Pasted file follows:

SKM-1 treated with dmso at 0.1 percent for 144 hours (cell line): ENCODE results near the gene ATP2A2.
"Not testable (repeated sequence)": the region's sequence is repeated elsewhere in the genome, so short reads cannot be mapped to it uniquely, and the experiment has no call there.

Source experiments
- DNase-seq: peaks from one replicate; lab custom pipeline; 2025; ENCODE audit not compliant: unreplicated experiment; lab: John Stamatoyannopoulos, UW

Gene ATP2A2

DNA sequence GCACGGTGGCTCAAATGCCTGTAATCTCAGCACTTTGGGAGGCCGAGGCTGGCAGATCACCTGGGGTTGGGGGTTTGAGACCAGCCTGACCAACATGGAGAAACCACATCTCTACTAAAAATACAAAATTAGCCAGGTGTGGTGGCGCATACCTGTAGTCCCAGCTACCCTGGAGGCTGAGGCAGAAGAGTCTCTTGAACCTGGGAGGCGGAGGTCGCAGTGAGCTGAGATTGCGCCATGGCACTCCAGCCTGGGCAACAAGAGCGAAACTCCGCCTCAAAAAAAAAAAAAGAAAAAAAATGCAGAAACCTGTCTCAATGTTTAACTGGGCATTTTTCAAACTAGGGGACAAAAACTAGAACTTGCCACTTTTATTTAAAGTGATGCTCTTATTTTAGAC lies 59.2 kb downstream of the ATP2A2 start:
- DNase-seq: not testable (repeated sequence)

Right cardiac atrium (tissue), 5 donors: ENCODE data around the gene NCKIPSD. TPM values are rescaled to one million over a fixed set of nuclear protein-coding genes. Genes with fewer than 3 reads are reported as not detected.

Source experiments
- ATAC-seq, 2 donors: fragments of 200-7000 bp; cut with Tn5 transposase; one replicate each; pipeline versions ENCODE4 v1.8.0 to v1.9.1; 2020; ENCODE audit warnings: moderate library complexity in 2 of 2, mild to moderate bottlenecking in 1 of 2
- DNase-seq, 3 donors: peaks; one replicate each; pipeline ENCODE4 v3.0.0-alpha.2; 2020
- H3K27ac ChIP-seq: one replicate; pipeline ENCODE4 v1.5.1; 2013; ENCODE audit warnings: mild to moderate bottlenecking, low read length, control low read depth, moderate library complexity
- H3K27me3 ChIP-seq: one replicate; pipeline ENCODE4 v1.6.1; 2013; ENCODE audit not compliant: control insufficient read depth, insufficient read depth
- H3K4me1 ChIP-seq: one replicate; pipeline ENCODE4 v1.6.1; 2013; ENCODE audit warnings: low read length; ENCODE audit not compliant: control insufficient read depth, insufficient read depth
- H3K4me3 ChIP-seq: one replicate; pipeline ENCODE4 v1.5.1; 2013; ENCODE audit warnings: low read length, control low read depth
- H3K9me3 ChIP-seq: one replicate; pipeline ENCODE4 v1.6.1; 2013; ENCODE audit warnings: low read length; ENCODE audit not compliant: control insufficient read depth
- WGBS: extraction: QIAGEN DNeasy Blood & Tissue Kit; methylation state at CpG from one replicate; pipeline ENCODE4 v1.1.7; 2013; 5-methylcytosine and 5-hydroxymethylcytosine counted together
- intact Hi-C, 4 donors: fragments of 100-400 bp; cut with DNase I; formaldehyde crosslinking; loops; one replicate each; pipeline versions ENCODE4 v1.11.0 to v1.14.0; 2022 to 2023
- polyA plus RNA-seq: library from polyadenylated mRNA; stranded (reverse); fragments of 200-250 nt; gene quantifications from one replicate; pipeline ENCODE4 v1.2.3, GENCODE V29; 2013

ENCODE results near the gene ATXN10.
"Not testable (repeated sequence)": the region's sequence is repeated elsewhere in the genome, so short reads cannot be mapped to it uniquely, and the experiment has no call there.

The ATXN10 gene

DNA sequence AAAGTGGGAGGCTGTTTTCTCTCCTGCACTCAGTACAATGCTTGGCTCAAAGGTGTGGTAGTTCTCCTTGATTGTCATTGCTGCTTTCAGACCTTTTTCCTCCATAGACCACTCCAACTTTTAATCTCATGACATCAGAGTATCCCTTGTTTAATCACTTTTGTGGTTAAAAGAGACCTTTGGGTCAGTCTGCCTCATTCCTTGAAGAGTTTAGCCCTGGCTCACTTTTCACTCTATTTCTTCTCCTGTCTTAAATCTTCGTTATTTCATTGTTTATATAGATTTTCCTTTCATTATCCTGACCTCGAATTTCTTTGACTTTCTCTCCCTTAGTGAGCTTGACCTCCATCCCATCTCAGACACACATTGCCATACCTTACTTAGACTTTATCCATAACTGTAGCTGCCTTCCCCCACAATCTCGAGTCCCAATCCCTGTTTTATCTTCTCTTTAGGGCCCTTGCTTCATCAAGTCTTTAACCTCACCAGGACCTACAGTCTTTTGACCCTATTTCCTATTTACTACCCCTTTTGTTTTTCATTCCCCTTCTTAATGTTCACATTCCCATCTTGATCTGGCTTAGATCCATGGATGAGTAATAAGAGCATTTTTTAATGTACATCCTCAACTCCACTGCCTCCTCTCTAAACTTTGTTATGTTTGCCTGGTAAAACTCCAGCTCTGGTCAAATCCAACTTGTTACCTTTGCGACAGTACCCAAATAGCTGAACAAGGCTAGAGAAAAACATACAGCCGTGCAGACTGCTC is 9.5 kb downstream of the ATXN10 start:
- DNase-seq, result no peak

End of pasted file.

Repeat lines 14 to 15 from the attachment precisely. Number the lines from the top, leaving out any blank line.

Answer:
- H3K4me1 ChIP-seq: one replicate; pipeline ENCODE4 v1.6.1; 2013; ENCODE audit warnings: low read length; ENCODE audit not compliant: control insufficient read depth, insufficient read depth
- H3K4me3 ChIP-seq: one replicate; pipeline ENCODE4 v1.5.1; 2013; ENCODE audit warnings: low read length, control low read depth